Maine Negligence Laws
When another person harms you via an accident, the law may provide a way to obtain compensation from them for your injuries. The legal concept of owing a duty to other people, but not meeting the standard of care you should toward them, is called negligence.
One way negligence may happen is in driving. People generally know that you shouldn't run red lights or stop signs. If a person fails to see a stop sign and runs directly into the person who had the right of way, they could be considered negligent. Even though the driver didn't mean to harm the other person, they can still be liable.
The Elements of Negligence
Negligence is an area of law fairly uniform from one state to the next. Usually, the elements that must be shown in a negligence case are:
- Defendant owed plaintiff a duty to act or not act in a certain way,
- Defendant breached that duty,
- The breach of duty caused the plaintiff to get injured,
- Defendant's actions (or omissions) could reasonably be foreseen to cause plaintiff's injuries, and
- Plaintiff has some form of damages, examples of which are medical bills and lost wages.
Comparative and Contributory Negligence
The two main negligence systems used in the U.S are contributory negligence and comparative negligence.
In states that use the traditional contributory negligence standard, any fault on the part of the plaintiff bars them from recovering damages. This system could mean that a plaintiff might be found 1% at fault, while the defendant was 99% at fault. In such a case, under this type of negligence standard, the plaintiff gets no relief for their damages. Fortunately, it's only used in a few states today.
The second method is called comparative negligence. Comparative negligence allows the plaintiff to recover from the defendant even if partially at fault, but only for the percentage the defendant was at fault.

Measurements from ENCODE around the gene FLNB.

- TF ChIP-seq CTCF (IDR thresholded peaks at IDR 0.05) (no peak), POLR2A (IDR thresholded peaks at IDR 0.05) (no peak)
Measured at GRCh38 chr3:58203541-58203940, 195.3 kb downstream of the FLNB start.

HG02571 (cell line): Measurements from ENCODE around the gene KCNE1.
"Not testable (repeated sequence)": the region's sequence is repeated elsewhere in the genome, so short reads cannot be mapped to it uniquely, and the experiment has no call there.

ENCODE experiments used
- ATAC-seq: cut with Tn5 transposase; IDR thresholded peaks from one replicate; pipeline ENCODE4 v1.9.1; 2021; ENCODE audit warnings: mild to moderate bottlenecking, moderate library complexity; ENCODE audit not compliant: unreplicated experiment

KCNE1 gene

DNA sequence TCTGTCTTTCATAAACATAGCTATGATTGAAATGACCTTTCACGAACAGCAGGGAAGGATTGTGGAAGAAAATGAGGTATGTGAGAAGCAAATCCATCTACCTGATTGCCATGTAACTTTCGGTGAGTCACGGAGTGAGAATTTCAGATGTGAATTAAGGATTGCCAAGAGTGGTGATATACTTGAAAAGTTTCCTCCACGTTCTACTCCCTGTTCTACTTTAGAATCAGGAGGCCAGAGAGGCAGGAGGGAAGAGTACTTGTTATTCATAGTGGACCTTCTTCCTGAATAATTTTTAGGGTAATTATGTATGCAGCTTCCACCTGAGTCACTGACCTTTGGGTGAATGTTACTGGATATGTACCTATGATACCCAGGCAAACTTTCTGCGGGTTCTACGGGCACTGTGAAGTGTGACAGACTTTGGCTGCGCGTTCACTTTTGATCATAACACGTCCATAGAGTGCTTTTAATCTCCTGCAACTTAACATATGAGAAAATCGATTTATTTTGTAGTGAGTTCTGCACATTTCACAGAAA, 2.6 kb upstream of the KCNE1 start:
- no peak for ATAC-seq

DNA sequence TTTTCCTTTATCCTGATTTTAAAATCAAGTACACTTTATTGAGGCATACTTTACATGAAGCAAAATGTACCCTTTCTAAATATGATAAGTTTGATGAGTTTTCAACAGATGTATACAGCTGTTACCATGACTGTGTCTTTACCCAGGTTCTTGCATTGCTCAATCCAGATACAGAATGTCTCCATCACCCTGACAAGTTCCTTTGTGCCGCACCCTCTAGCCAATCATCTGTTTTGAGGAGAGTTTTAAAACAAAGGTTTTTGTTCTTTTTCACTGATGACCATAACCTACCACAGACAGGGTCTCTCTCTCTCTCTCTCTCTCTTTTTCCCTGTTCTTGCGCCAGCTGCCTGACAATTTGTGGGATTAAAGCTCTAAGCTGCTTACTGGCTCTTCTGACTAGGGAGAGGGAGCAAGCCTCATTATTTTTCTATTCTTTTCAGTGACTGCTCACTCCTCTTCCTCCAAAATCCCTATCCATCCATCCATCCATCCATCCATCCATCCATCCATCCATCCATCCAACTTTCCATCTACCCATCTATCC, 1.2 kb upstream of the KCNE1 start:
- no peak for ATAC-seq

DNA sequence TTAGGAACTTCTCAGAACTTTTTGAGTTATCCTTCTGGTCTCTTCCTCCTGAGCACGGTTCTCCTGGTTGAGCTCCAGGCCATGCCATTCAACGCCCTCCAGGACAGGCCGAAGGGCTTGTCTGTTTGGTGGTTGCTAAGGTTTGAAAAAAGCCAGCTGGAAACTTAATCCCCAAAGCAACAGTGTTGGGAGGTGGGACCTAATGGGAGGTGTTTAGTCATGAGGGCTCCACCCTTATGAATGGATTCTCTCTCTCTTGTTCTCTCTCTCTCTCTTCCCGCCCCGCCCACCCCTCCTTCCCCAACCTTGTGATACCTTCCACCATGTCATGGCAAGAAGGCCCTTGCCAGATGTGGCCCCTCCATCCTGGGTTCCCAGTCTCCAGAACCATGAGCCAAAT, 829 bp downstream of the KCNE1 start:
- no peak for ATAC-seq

Comparative negligence comes in two main types: “pure" and “modified."
In a pure system, a jury can find the defendant 1% at fault and the plaintiff 99% at fault, and the plaintiff can still recover that small amount. In a modified system, the plaintiff only recovers if they were not more negligent than the defendant. Some states allow plaintiffs to recover as long as they are less than 50% at fault, while others say 49% or less at fault. Maine is a 49%-or-less-at-fault state.
The following table further details the negligence laws in Maine.
|Maine Code Revised Title 14, Section 156: Comparative Negligence|
Modified Comparative Negligence
|Maine uses a modified comparative negligence system.|
Contributory Negligence Limit to Plaintiff's Recovery
|Plaintiff may recover for their damages as long as they are not found to be equally or more at fault than the defendant.|
Contribution Among Tortfeasors
|Tortfeasors can be found “jointly and severally liable" for the plaintiff's damages or financial costs and injuries. Defendants can request the jury assign a percentage of fault to each defendant. If a joint tortfeasor pays for everything, they have a right to contribution that can be enforced in a separate legal action. This is an equitable or natural justice right, not a right provided by the statutes.|
|Maine hasn't adopted the current Uniform Apportionment of Tort Responsibility Act, which was originally the Uniform Contribution Among Tortfeasors Act. However, as stated above, defendants in Maine do have a right to contribution from parties that are also found to be responsible for the accident or injury.|
Note: State laws are changed regularly by legislators, the judiciary, and the people by vote. Please contact a knowledgeable attorney or conduct your own legal research to verify these state negligence laws.
Research the Law
Consider reviewing the following resources, if you would like to learn more about laws in Maine:
Consider reviewing these resources, as well, for more information about claims related to negligence or injuries:
Next Steps: Speak with an Attorney About Your Negligence Claim in Maine
Being injured in an accident can have a significant impact on your family and friends. This is especially true if you're no longer able to do certain activities or if you've had to pay medical expenses for your injuries. Fortunately, you may have recourse under Maine negligence laws. To learn more, it's best to speak with a skilled personal injury attorney in Maine who can review the facts of your case to determine whether you might be able to recover for your losses.
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